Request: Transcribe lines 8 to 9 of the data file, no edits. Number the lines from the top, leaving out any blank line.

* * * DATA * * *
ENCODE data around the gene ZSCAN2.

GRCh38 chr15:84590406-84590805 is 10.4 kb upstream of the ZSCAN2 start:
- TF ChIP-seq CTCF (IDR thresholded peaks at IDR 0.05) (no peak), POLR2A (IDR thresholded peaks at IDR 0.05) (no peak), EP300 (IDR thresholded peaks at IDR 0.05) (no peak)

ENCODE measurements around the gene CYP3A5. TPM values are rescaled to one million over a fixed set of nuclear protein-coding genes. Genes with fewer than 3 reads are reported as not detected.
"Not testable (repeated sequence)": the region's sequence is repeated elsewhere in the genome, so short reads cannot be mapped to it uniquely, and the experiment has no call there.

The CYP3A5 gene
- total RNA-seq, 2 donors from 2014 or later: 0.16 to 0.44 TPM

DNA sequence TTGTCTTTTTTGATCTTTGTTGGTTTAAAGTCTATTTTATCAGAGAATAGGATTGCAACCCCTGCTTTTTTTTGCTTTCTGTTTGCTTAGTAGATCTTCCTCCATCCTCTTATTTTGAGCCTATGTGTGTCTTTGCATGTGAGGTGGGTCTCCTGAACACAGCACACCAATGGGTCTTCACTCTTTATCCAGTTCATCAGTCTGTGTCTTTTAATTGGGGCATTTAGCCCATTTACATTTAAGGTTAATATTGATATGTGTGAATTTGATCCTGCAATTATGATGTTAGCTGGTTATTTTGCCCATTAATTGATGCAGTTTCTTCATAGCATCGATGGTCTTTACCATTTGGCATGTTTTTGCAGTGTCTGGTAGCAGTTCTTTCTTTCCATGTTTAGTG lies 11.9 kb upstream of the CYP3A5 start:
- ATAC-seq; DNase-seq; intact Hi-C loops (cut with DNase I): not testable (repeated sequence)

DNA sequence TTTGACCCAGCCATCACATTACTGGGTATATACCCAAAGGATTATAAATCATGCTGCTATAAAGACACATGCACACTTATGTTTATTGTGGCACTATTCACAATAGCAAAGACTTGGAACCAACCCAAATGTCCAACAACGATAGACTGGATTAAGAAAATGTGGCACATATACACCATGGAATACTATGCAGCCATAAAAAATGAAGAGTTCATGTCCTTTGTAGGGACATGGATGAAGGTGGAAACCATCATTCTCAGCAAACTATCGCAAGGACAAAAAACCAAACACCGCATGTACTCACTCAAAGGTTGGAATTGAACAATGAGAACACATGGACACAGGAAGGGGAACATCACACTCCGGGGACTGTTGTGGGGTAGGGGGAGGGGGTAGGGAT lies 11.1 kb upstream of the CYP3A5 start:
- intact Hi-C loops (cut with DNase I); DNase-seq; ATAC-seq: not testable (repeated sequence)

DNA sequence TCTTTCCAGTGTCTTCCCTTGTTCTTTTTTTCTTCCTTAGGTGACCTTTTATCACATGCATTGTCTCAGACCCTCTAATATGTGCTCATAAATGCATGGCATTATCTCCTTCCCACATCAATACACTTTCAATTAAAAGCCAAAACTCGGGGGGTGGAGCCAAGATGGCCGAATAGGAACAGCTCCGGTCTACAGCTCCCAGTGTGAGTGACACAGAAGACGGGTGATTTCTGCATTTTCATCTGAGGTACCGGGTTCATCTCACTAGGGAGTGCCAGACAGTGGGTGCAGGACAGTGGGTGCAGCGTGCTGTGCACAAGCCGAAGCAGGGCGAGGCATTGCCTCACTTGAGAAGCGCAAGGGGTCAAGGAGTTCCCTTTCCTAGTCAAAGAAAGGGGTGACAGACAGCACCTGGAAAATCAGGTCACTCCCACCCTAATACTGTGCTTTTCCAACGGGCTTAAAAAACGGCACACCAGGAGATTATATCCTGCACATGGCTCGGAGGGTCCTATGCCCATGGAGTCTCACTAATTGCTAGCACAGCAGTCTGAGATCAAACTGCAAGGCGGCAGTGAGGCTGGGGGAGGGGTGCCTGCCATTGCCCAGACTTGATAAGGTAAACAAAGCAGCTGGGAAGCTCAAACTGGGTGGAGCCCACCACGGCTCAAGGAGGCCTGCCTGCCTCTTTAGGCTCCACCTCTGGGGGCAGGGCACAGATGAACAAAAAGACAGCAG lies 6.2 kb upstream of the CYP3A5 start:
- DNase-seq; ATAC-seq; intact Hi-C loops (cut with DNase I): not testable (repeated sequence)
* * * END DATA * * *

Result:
DNA sequence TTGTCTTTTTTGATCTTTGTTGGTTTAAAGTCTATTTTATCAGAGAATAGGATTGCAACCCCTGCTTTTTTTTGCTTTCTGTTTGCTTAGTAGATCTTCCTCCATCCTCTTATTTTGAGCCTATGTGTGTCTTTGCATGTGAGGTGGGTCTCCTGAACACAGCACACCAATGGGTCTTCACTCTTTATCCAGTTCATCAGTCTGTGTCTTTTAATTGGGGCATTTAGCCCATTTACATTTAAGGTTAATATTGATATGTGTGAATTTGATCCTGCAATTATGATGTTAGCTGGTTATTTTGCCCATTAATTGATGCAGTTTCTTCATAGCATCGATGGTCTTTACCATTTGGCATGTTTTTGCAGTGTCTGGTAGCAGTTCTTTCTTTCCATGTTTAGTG lies 11.9 kb upstream of the CYP3A5 start:
- ATAC-seq; DNase-seq; intact Hi-C loops (cut with DNase I): not testable (repeated sequence)